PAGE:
by SC Reporter Reese Holiday
Masqueraded by an orderly system of talon-made tunnels, the Florida burrowing owls are like no other.
In a Jan. 21 Sanibel-Captiva Audubon Society lecture, speaker Cheryl Black said these can-sized birds often find protection underground, but still face threats that diminish their population.
According to the Florida Fish and Wildlife Conservation Commission, the Florida burrowing owl (Athene cunicularia floridana) is classified as State Threatened. Black, who is a project coordinator for the Cape Coral Friends of Wildlife, said threatened species can often become endangered, especially when they remain vulnerable on the ground.
“They spend most of their time on the ground,” Black said. “They’re not very many other owls that you can find that are on the ground most of the time. They hunt on the ground, they sit on the ground, and that makes them very vulnerable to predators.”
Other than their natural predators, burrowing owls also face habitat loss, heavy flooding and attacks from domestic animals, according to the FWC. Despite this and their short six to eight-year life span, burrowing owls still take their distinctive habits to find new homes.
“These little guys are very unique birds,” Black said. “They’re the only raptor in North America that lives underground. In Florida, you can find the burrowing owls in yards, vacant lots and golf courses.”
According to the Cape Coral Friends of Wildlife, Cape Coral has the largest population of Florida burrowing owls with upwards of 2,500 burrows in the city’s limits. The owls are so abundant that the city decided to name it the official bird of Cape Coral in 2005. However, Black said this move to the city wasn’t a natural occurrence, but rather forced.
“Burrowing owls used to be fairly abundant over a lot of the Florida peninsula, but as people moved in, especially down in the middle of the state, this pressured the owls to move on to other areas,” Black said. “About the time they were starting to experience some of this pressure, the developers moved in and started taking the trees down and clearing lots in Cape Coral. This huge open area was absolutely perfect for all of these displaced owls.”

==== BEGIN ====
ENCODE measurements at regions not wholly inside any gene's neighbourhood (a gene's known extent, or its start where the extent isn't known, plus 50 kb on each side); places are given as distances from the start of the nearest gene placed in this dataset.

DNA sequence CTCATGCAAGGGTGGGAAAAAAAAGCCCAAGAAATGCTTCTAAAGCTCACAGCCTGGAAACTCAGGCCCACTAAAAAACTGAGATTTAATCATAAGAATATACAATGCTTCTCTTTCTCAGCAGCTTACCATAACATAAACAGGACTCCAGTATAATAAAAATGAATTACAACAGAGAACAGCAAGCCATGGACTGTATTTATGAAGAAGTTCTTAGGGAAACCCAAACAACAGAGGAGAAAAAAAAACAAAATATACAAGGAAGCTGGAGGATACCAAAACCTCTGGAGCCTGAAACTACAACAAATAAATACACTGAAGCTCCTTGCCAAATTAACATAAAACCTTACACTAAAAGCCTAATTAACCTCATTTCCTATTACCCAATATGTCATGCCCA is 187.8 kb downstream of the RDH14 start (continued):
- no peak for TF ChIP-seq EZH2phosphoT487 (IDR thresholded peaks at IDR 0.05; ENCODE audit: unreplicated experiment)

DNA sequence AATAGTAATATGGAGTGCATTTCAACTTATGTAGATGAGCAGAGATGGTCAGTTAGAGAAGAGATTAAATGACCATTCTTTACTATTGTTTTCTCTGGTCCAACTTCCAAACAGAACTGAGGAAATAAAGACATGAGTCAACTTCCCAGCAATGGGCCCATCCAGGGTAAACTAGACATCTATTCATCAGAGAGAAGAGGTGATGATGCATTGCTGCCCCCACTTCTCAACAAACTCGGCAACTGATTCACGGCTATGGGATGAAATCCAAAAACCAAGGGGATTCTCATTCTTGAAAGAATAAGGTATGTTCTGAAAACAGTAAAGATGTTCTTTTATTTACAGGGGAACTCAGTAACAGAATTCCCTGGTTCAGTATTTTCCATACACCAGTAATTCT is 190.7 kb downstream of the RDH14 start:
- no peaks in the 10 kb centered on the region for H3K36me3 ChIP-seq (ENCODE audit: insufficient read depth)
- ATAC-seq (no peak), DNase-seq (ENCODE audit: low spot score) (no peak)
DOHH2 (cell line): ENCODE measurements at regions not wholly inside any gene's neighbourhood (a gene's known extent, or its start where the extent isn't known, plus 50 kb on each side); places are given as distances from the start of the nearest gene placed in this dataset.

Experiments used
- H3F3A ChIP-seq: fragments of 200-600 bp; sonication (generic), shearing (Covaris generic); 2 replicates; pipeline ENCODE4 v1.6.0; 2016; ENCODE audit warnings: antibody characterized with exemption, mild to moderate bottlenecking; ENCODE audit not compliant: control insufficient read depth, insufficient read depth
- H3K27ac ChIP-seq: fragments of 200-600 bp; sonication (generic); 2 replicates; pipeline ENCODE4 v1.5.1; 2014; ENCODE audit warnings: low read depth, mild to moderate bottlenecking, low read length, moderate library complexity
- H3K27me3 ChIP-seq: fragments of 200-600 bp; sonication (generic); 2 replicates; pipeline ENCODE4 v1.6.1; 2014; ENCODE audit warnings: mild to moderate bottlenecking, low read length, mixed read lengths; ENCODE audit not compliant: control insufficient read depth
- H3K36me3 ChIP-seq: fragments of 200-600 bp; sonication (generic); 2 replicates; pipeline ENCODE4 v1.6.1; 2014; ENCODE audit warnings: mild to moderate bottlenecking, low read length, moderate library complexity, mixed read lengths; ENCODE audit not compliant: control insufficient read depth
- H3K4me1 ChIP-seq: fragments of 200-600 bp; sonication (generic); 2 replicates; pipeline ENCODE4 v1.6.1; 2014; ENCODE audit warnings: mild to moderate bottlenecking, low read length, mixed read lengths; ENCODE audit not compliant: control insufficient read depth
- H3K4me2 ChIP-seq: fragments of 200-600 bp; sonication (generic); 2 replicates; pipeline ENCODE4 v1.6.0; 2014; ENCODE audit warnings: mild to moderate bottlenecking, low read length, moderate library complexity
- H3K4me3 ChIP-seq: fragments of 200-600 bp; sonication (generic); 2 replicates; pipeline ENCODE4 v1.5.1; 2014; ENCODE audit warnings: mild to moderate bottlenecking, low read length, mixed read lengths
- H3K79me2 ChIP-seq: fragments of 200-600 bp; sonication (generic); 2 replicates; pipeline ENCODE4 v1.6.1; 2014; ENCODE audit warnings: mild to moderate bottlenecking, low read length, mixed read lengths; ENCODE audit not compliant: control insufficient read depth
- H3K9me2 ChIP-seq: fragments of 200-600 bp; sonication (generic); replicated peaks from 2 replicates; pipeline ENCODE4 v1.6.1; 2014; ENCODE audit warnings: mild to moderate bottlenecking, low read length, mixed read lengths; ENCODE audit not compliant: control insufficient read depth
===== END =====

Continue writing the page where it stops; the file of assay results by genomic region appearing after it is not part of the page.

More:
In Sanibel, Black said burrowing owls aren’t as abundant with the birds preferring open areas instead of the heavily vegetated island. Instead, bird photographers rush to Cape Coral to catch a glimpse of the often-grounded owl.
“Birders and wildlife photographers flock to Cape Coral to see these guys,” Black said. “They are a really big draw. These guys are so photogenic and they’re so easy to photograph because they’re on the ground.”
Along with photographing the birds, Black also started surveying the Cape Coral owls in 2018 through the Cape Burrowing Owl Survey: A Citizen-Science Project. The survey, which is scheduled to continue through 2022, uses the help from volunteers to determine how many owls are in the area, as well as their characteristics.
“Following a mandatory attendance at a training session, the volunteers drive through a designated area,” Black said. “They observe and record where the burrows are located using GPS coordinates on their phones, number of burrows at each location, the number of adult and juvenile owls at each burrow, the eye color of each individual and if they see any owls that are banded.”
Black added that the longer they do the survey, the more accurate the data will be. She said a number of unforeseen circumstances can skew the data, which is why more years are needed for the survey to show real numbers.
“One of the things about doing field studies is you’re always dealing with things that you can’t control,” Black said. “The weather, the temperature, whether people get out at the same time of day, what kind of mood the owls are in and so on. These are some of the reasons that the longer you do a study like this, the more reliable your data becomes.”
With many of these birds enjoying their slice of Cape Coral, Black said Florida burrowing owls live well with humans. Despite the threat of habitat loss, these owls will find and make a home, even if there is already a human one there. With this, Black said humans have a responsibility to make sure they don’t harm these birds and take care of their neighbors.
“These guys coexist very well with humans,” Black said. “They live along the sidewalk, they live along the side of the road, they live along the driveway, they live by your front porch. But the Cape Coral owl populations are threatened by habitat loss, so these guys do have a lot of things that they have to deal with in order to be able to survive.”
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